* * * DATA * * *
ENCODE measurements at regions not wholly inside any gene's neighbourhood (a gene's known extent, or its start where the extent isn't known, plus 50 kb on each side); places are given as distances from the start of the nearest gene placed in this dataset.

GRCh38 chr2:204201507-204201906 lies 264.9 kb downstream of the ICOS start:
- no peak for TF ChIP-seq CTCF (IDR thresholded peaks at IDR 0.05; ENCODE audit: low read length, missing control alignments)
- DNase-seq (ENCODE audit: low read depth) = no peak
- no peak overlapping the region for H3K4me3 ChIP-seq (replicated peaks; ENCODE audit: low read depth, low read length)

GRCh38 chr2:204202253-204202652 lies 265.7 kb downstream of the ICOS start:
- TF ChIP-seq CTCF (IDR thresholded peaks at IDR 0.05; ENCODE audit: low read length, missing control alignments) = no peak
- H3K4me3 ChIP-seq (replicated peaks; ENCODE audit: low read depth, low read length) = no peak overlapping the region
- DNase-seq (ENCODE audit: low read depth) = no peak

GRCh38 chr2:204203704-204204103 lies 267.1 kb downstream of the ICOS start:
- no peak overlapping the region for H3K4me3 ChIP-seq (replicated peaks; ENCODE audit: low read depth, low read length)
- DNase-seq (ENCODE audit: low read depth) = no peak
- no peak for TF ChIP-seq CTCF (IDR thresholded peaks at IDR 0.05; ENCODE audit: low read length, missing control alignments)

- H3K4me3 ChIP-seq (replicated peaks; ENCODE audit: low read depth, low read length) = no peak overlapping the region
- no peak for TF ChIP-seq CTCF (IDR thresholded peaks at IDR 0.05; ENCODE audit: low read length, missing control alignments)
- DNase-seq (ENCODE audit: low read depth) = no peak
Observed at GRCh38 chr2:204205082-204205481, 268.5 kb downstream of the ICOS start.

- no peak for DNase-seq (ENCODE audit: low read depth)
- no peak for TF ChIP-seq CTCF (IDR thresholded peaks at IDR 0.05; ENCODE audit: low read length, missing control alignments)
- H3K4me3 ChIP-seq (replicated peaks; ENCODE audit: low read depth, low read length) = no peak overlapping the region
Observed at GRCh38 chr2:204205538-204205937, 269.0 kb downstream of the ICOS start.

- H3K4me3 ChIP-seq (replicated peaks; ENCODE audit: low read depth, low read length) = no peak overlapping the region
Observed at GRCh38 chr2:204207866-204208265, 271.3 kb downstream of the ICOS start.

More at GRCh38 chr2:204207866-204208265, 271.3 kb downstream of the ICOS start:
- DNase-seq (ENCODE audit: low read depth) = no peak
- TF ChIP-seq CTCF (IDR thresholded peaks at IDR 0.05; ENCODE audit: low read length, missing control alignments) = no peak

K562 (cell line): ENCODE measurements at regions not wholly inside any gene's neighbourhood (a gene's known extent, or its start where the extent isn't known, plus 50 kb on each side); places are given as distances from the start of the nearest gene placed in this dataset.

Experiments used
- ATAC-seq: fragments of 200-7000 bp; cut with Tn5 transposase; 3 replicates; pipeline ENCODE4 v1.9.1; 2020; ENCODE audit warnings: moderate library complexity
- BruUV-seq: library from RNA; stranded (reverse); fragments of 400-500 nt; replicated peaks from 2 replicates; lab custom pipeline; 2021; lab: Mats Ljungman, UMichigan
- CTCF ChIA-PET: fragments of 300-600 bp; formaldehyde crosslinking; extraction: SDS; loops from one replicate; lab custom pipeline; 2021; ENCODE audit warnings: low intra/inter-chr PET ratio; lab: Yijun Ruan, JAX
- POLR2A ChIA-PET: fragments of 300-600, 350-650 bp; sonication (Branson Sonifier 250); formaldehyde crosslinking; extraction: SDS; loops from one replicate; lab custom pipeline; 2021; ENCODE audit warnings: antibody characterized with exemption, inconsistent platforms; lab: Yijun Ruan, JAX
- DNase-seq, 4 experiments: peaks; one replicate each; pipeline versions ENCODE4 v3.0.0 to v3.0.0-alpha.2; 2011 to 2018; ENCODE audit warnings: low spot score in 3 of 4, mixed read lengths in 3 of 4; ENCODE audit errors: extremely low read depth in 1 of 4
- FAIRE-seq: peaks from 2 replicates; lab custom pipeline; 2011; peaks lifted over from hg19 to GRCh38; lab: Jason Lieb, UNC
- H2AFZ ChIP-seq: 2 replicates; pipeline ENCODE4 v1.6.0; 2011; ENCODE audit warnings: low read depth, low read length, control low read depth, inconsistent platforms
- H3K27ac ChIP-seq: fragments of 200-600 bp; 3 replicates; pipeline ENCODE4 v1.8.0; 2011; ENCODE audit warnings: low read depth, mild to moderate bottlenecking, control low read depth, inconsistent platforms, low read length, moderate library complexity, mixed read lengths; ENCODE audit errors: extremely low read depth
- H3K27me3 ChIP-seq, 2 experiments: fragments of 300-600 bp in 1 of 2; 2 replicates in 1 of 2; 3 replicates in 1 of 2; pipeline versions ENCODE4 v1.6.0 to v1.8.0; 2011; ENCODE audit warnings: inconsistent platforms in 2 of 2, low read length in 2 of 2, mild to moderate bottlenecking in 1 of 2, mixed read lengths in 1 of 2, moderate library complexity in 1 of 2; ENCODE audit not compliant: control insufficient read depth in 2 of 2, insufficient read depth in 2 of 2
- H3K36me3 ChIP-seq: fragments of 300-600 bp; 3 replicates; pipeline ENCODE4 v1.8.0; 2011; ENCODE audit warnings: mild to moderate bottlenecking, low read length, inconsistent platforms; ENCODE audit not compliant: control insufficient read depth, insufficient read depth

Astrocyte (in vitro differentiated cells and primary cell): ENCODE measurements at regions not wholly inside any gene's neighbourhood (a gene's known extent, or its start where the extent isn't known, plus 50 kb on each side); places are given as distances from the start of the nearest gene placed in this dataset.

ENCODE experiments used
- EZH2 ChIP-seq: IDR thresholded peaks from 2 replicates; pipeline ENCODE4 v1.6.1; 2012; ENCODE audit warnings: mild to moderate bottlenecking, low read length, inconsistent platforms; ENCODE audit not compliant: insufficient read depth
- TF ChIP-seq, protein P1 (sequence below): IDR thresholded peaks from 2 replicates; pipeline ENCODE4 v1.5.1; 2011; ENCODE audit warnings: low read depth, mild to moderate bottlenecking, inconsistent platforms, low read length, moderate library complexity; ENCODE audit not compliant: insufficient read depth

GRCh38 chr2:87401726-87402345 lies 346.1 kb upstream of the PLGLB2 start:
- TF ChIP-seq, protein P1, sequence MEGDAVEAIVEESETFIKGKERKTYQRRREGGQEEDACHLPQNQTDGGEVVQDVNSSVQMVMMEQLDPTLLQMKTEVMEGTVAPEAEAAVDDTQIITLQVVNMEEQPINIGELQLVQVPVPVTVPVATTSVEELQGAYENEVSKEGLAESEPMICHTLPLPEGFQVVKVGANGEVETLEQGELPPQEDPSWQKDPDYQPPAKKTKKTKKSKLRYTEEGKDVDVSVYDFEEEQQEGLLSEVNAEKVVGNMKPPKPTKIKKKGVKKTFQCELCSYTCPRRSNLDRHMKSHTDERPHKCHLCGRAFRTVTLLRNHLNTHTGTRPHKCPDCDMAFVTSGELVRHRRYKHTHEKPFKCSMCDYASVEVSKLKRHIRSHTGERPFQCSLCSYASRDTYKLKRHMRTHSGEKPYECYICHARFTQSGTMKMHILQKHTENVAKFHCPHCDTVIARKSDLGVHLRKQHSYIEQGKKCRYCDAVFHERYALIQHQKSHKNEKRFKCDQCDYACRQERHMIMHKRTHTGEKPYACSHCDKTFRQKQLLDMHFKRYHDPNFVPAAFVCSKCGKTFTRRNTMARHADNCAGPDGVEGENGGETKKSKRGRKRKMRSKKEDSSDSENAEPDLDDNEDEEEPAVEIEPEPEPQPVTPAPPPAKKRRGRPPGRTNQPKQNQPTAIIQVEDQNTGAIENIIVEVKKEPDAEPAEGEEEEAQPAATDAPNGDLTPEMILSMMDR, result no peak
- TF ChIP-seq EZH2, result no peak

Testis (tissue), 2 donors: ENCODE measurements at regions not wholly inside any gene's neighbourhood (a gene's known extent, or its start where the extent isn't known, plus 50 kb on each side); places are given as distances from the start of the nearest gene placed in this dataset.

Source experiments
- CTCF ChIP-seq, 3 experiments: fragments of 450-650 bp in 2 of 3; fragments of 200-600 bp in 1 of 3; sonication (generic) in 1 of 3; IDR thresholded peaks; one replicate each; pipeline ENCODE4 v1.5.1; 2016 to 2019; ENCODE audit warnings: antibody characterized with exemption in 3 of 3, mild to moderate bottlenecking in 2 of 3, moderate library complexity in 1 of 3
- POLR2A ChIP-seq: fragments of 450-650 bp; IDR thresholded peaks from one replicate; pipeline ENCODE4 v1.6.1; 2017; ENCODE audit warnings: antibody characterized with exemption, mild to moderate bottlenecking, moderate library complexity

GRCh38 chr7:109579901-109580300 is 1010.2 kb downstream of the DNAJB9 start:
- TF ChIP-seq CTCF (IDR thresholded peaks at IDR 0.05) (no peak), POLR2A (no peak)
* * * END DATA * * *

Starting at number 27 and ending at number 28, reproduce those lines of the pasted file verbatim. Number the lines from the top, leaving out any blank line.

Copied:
K562 (cell line): ENCODE measurements at regions not wholly inside any gene's neighbourhood (a gene's known extent, or its start where the extent isn't known, plus 50 kb on each side); places are given as distances from the start of the nearest gene placed in this dataset.

Experiments used